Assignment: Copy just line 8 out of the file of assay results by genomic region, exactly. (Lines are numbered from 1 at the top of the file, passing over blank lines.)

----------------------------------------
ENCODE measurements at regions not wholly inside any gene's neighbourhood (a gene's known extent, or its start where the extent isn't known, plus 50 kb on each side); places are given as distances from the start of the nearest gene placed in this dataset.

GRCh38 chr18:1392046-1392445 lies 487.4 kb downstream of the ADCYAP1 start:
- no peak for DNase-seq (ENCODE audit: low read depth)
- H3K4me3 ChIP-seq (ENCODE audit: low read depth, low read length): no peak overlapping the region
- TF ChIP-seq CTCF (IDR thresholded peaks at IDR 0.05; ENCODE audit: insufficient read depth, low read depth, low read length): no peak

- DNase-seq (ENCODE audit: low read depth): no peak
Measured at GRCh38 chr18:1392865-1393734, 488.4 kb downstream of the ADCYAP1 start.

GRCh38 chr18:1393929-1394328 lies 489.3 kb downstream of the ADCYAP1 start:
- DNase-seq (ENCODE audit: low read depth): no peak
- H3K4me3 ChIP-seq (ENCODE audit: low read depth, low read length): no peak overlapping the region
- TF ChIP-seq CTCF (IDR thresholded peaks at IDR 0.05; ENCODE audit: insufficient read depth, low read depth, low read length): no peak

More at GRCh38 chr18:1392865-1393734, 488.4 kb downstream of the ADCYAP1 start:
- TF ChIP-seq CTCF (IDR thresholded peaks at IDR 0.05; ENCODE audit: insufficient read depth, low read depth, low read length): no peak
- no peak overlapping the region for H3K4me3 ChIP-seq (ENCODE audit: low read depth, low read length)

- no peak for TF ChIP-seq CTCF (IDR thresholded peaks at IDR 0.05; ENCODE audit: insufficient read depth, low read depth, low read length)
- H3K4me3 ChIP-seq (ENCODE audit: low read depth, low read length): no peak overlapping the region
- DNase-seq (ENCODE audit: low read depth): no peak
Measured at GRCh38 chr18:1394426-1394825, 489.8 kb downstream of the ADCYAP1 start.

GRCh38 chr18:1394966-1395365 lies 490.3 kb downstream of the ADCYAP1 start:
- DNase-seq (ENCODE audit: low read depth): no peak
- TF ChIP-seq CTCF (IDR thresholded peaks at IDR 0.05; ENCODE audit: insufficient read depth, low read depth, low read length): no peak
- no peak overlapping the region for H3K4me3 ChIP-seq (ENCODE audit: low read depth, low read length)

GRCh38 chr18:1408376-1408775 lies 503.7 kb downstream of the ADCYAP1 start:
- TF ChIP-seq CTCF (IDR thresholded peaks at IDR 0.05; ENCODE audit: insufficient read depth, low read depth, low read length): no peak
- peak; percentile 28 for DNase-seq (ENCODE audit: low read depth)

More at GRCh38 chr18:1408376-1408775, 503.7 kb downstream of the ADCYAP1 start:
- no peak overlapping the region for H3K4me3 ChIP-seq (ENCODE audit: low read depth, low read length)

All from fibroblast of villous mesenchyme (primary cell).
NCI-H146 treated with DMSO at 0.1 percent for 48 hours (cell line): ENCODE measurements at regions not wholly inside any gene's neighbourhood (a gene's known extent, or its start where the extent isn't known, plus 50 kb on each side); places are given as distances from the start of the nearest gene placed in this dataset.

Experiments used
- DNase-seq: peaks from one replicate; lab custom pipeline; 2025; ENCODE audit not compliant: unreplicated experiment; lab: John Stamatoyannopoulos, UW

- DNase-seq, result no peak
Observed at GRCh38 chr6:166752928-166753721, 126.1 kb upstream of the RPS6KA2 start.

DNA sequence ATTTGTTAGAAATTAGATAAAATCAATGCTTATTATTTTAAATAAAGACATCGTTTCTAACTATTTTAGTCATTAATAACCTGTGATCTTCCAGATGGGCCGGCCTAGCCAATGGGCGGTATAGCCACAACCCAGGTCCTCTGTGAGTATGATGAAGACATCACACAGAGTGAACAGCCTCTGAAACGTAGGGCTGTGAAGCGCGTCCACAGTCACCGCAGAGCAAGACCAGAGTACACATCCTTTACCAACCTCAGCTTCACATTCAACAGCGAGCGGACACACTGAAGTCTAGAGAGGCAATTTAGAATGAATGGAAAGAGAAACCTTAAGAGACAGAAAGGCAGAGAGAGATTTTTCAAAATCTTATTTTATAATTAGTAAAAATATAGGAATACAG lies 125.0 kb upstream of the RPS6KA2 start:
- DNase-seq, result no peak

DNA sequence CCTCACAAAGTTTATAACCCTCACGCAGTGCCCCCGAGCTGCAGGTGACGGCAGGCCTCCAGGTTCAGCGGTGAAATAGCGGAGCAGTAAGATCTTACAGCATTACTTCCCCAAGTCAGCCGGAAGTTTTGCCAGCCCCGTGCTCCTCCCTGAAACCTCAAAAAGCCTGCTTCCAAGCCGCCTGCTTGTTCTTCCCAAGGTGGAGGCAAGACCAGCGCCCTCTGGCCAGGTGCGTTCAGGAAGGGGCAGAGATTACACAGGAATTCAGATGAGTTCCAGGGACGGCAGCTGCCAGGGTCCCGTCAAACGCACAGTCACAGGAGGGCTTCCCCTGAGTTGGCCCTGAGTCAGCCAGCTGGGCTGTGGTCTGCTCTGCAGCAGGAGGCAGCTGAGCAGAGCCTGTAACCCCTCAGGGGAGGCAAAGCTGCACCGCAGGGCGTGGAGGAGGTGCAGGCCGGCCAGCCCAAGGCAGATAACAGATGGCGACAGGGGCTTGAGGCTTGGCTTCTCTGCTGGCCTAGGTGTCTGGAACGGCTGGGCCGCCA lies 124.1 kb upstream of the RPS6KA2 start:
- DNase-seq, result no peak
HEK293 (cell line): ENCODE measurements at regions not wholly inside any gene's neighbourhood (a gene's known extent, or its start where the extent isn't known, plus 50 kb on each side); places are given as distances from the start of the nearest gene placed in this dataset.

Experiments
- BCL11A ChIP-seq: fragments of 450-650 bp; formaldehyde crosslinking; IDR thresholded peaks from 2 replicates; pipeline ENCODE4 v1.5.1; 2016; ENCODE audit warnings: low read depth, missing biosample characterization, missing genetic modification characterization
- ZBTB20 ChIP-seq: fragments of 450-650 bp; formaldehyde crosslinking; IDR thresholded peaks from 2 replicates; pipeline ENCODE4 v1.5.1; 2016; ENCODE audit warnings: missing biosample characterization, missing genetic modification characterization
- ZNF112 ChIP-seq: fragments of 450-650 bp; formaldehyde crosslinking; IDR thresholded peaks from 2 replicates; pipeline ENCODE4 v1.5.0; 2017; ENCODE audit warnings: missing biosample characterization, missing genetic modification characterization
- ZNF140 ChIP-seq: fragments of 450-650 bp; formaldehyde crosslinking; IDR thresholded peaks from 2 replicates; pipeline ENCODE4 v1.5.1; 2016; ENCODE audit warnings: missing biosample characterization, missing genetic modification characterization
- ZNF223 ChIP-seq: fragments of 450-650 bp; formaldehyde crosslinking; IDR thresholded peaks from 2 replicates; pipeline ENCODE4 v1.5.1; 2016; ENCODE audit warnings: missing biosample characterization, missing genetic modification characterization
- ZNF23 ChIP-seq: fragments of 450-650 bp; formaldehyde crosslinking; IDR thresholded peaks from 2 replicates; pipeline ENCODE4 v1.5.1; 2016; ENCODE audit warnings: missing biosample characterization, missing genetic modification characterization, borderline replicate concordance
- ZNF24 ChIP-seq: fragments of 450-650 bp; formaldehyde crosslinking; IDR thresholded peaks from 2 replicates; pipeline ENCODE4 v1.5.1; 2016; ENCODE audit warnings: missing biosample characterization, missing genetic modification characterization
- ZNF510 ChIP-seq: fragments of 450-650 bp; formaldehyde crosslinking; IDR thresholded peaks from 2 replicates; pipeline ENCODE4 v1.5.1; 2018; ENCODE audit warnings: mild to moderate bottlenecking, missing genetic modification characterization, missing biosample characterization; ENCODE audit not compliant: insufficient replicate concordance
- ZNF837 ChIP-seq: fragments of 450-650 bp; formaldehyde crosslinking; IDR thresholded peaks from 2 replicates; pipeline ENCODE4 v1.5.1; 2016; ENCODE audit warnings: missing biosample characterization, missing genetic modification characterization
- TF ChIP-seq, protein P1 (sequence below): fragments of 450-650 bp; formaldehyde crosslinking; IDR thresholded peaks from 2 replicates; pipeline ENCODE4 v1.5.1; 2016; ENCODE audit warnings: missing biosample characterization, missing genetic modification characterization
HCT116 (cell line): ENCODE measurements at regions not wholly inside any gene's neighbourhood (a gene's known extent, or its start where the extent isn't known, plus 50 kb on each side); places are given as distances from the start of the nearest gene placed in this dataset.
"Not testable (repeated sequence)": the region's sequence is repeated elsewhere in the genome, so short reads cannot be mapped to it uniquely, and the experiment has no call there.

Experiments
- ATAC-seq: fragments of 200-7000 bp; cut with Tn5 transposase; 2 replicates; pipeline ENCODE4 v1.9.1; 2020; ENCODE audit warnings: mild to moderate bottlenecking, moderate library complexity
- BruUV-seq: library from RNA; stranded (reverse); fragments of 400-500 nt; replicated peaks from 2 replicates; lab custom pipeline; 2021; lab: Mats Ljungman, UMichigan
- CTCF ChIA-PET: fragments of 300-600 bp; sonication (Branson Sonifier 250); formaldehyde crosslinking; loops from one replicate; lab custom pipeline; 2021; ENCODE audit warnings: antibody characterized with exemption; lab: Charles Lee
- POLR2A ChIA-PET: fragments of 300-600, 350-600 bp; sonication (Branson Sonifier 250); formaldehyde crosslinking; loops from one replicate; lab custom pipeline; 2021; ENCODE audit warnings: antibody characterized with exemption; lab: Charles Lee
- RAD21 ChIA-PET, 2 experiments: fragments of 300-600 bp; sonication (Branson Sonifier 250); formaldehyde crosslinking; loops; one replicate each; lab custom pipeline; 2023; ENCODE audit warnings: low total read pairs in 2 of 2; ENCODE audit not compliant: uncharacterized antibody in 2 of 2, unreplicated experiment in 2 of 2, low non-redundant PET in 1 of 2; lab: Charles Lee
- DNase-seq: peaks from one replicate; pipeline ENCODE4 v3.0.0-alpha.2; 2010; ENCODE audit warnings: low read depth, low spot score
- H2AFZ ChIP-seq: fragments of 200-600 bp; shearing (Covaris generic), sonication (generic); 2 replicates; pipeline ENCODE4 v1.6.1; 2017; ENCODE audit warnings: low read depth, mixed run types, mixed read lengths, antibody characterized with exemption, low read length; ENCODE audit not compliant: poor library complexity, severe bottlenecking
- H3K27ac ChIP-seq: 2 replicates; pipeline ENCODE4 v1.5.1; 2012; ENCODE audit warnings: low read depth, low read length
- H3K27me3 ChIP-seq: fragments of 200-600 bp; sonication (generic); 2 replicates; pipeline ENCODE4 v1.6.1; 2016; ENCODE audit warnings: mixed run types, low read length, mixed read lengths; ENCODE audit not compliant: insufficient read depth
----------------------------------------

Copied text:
GRCh38 chr18:1393929-1394328 lies 489.3 kb downstream of the ADCYAP1 start: